St. Francis doctors get gifts from the heart

Registered nurses Dawn Zioba, left, and Lyn Santiago

Registered nurses Dawn Zioba, left, and Lyn Santiago give a Valentine's kiss to Oswaldo Tonarelli at St. Francis Hospital. (Feb. 14, 2013) (Credit: Newsday / Audrey C. Tiernan)

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Three Long Island heart doctors got some special Valentine's Day gifts this year: back flips, a Broadway melody, a miniature Empire State Building in a snow globe and a bottle of homemade wine -- red, of course.

Each of the gifts presented Thursday to the doctors at St. Francis Hospital in Roslyn had a story behind it.

The back flips -- also somersaults and a rendition of "On My Own" from the musical "Les Miserables" -- for Dr. Sean Levchuck came from multitalented Kristen Murphy, 14, of Bellmore, who had a hole in her heart patched 11 years ago.

The snow globe for Dr. Vinni Jayan came from avid runner Andrea Kantor, 49, of East Islip, who had her operation more than two years ago. Last year, she competed in the annual Empire State Building run and finished the 86-story effort in 19 minutes, 14 seconds -- placing third among female runners.

The wine for Dr. George Petrossian was from Oswaldo Tonarelli, 90, of Freeport, a retired restaurant owner and chef who was escorted into the lobby on the arms of two of the nurses who cared for him.

Tonarelli, who has been gardening and making his own wine since retiring in 1980, said he experienced shortness of breath and had to cut back on his activities before surgery in March 2011 to repair his aortic valve.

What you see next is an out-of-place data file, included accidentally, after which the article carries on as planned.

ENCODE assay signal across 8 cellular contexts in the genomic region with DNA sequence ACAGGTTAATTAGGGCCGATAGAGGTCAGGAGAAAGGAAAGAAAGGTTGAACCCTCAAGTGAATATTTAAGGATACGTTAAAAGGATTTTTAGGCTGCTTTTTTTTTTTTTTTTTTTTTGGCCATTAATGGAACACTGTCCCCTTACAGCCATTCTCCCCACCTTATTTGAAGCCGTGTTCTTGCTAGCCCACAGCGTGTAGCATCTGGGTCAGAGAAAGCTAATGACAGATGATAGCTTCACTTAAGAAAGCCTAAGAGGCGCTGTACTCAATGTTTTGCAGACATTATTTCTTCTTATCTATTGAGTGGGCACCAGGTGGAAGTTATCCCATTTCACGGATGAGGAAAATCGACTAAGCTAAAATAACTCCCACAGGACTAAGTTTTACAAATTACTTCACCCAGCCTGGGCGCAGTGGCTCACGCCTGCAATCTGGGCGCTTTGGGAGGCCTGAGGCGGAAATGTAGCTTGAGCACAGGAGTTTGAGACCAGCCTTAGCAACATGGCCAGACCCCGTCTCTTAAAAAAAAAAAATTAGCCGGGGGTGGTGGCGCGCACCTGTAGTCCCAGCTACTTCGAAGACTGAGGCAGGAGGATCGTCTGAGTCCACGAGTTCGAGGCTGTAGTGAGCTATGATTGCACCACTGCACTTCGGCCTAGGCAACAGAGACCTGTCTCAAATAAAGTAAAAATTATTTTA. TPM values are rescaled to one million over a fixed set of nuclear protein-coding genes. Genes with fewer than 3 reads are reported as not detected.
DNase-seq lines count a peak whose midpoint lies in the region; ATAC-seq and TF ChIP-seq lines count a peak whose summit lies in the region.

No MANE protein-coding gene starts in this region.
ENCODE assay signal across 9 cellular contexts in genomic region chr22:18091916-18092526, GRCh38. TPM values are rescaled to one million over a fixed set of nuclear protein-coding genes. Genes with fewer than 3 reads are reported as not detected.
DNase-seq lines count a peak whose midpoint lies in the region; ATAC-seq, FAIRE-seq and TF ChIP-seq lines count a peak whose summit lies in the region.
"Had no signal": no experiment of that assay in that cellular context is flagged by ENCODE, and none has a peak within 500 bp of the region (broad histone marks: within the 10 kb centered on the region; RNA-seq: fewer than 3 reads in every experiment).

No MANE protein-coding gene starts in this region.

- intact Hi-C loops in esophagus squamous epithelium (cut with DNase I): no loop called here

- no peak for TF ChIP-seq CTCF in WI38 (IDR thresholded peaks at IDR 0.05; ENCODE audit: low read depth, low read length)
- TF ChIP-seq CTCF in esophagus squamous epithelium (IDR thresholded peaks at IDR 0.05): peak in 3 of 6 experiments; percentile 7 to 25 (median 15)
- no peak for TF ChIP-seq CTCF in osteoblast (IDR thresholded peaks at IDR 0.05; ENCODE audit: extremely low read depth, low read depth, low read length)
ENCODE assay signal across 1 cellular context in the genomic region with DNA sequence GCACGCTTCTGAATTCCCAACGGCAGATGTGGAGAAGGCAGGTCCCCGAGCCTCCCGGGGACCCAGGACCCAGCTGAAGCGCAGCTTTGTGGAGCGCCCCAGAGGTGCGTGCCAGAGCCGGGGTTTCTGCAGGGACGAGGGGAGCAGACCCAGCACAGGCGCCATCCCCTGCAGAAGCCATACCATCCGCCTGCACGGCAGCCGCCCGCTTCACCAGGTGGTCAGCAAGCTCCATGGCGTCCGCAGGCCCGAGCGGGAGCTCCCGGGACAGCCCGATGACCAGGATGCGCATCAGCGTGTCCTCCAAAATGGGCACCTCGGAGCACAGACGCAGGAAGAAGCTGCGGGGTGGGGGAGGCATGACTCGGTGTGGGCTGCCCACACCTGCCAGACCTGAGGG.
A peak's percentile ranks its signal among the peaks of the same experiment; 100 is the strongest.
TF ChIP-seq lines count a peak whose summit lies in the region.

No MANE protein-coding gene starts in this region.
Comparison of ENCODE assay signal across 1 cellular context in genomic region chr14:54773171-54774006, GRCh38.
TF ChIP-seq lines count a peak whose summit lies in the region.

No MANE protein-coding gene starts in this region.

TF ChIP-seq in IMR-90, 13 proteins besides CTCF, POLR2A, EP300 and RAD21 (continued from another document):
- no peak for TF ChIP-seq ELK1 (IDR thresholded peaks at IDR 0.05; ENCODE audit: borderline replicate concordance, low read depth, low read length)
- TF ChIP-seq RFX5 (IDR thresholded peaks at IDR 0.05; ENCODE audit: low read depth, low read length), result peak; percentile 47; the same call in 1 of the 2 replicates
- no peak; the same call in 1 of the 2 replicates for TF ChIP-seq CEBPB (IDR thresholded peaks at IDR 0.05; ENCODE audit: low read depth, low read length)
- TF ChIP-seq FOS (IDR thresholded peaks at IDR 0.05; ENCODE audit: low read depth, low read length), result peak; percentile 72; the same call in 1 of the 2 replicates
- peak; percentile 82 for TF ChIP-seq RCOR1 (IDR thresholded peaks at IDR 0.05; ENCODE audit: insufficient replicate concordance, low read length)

"I feel good, I feel good," Tonarelli said Thursday, and his eyes lit up after he got kisses on both cheeks from the nurses.

Kantor, a school psychologist, had an abnormally slow heartbeat before getting a pacemaker in June 2010. Hers was 18 beats per minute -- about a third of the 60-beat rate that's considered a danger signal.

"My doctor said that was not life-sustaining," Kantor said.

Jayan said he was amazed at her running strength. "She has run hundreds of miles. The Island is too short for her," he said.

Murphy's doctor, Levchuck, recalled that earlier in his career he would read the medical charts of young patients from around the turn of the century who "did not have good outcomes" when hospitalized for heart trouble. He'd wonder what lives they could have lived if they survived.

"Look at the beautiful young lady she's become," he said after she back flipped and somersaulted her way to the presentation area.

Asked what she plans to do when she grows up, the teen said: "I want to be on Broadway."

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